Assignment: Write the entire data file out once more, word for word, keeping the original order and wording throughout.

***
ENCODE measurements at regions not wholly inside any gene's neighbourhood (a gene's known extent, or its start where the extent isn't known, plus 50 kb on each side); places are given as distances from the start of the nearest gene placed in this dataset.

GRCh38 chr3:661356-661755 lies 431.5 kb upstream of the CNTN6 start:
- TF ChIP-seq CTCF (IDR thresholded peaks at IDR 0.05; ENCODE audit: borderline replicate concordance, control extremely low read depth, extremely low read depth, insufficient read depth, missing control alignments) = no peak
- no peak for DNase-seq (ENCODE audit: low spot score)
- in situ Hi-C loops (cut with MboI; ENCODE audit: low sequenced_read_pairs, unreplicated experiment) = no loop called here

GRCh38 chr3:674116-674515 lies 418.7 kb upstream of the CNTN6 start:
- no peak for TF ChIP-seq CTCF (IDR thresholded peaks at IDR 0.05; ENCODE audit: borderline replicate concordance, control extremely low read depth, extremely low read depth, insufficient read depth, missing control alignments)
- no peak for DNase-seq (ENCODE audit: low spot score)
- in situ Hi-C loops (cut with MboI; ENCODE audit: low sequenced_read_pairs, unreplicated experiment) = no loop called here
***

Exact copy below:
ENCODE measurements at regions not wholly inside any gene's neighbourhood (a gene's known extent, or its start where the extent isn't known, plus 50 kb on each side); places are given as distances from the start of the nearest gene placed in this dataset.

GRCh38 chr3:661356-661755 lies 431.5 kb upstream of the CNTN6 start:
- TF ChIP-seq CTCF (IDR thresholded peaks at IDR 0.05; ENCODE audit: borderline replicate concordance, control extremely low read depth, extremely low read depth, insufficient read depth, missing control alignments) = no peak
- no peak for DNase-seq (ENCODE audit: low spot score)
- in situ Hi-C loops (cut with MboI; ENCODE audit: low sequenced_read_pairs, unreplicated experiment) = no loop called here

GRCh38 chr3:674116-674515 lies 418.7 kb upstream of the CNTN6 start:
- no peak for TF ChIP-seq CTCF (IDR thresholded peaks at IDR 0.05; ENCODE audit: borderline replicate concordance, control extremely low read depth, extremely low read depth, insufficient read depth, missing control alignments)
- no peak for DNase-seq (ENCODE audit: low spot score)
- in situ Hi-C loops (cut with MboI; ENCODE audit: low sequenced_read_pairs, unreplicated experiment) = no loop called here